Coronavirus Spreads Wider But Is Less Deadly Than SARS

Coronavirus Spreads Wider But Is Less Deadly Than SARS

CNBC reported that some clients had some difficulties accessing their accounts on Monday. That was because of the investors’ reaction to the broader spread of coronavirus. It led to a volume of trading heavy.

Bringing the world’s second-largest economy to a standstill, the disease has already choked Chinese production. There was an outbreak spread to parts of northern Italy. After that, officials took severe measures to contain the virus. The proposals included staffing borders and sett up checkpoints. In the north of Italy, at least ten towns are on lockdown. Some have suspended all gatherings and public events. Others have shut down open offices, museums, nurseries, and schools.

Milan is the country’s financial center. It can also be hit hurt.

The Borsa is Italy’s stock exchange. It slid by 6 percent, which is the worst day in almost four years.

South Korea raised the country’s coronavirus alert to its highest levels.

Italy saw 229 new cases of the disease. That is how Monday’s sell-off came. The World Health Organization was not very far away from calling the outbreak a pandemic. On Monday, the organization said that the virus has unlimited potential for a pandemic.

The new virus’s name is COVID-19. Scientists say that the COVID-19 is both less deadly and more easily transmitted than the SARs epidemic of 2002-02. Nevertheless, much is still unknown about the virus. Ian Shepherdson is a chief economist at Pantheon macroeconomics. He said that markets are now slaves to the news flow.


Schwab public relations told CNB that because of the higher-than-usual volumes, some clients might experience delays in accessing some online features as the market opened, but their systems are delicate and running. Fidelity is the largest online broker. They said that some clients are having technical issues and they are working as quickly as possible to resolve the problem.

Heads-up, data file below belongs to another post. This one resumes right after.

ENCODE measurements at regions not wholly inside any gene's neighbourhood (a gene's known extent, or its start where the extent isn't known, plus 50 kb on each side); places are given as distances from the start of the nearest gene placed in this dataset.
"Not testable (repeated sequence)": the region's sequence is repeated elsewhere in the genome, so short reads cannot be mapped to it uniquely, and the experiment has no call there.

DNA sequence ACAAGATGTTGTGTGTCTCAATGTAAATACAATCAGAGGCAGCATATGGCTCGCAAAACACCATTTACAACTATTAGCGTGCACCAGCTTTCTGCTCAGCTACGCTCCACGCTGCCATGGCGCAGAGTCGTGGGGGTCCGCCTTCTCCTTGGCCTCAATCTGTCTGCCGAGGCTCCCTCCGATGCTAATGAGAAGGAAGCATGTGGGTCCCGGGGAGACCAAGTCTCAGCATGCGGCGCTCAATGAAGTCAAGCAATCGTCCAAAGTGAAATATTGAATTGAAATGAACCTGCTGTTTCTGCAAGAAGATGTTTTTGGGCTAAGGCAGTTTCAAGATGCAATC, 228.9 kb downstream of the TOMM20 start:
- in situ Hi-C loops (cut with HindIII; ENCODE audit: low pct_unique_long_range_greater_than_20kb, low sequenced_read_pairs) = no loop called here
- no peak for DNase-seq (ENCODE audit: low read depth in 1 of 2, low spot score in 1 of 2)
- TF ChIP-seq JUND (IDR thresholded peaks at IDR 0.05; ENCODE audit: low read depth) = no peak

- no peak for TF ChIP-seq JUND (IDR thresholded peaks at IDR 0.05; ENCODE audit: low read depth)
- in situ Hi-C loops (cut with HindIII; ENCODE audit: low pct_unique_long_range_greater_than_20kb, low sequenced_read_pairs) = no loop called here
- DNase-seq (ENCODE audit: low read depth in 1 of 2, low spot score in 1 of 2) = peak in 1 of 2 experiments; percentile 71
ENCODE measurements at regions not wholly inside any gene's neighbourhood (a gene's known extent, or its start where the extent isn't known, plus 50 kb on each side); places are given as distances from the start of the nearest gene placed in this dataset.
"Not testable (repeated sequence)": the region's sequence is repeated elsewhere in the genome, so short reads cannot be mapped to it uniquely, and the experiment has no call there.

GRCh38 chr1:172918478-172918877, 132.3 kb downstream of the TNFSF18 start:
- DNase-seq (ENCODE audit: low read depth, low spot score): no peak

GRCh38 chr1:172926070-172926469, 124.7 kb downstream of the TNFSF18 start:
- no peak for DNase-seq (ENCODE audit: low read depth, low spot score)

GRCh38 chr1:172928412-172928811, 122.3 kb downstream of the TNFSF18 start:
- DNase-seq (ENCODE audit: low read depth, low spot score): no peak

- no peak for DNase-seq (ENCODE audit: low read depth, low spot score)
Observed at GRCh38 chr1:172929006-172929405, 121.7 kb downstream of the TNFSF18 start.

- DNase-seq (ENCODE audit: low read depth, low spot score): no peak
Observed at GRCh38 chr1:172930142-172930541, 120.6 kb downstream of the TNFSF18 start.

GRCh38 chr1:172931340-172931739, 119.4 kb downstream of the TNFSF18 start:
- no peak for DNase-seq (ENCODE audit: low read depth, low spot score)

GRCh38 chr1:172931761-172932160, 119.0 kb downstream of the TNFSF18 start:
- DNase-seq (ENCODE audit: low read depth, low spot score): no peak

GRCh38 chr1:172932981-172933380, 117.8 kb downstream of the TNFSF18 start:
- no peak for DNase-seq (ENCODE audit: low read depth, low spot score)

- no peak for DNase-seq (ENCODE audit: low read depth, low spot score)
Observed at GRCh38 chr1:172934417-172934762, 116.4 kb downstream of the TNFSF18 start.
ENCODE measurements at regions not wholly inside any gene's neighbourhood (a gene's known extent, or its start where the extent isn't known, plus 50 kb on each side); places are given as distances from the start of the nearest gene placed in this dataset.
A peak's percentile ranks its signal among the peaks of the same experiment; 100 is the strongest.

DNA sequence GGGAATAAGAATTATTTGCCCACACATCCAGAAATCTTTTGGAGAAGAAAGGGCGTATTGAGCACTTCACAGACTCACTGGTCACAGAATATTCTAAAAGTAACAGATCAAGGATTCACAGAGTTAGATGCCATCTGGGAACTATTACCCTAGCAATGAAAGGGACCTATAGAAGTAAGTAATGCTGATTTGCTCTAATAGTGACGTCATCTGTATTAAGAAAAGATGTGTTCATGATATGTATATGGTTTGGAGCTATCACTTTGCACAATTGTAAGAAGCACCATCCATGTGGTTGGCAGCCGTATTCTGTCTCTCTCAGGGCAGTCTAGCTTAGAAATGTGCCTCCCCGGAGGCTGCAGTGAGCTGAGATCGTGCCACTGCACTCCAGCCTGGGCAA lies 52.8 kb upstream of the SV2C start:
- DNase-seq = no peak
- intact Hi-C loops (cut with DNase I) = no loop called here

Nevertheless, the rate at which the virus is was spreading in China seems to be slowing. On Monday, there was an announcement of 409 new cases. That means that it was the fifth day in a row that the number of unique daily cases had fallen below 1,000. However, outside China, a spate of outbreaks presented new cause for concern.

Shepherdson wrote in a client note that spike in infections in South Korea was mostly concentrated in the congregation of a single church. There is also a surge of cases in Italy, and news of an Iran outbreak, where the government is secretive, and the health care system is of uncertain quality – triggering fears. Fears are about that China’s aggressive quarantining efforts can’t keep the virus from spreading globally.

Chris Zaccarelli is the chief investment officer for the Independent Advisor Alliance. He said that the fears around the coronavirus would impact global growth significantly.

No one knows how dangerous it ultimately will be to populations or how long this epidemic will last. That is the challenge that investors face.

Zaccarelli said that stock markets around the world start to price in what bond markets have been telling us weeks ahead.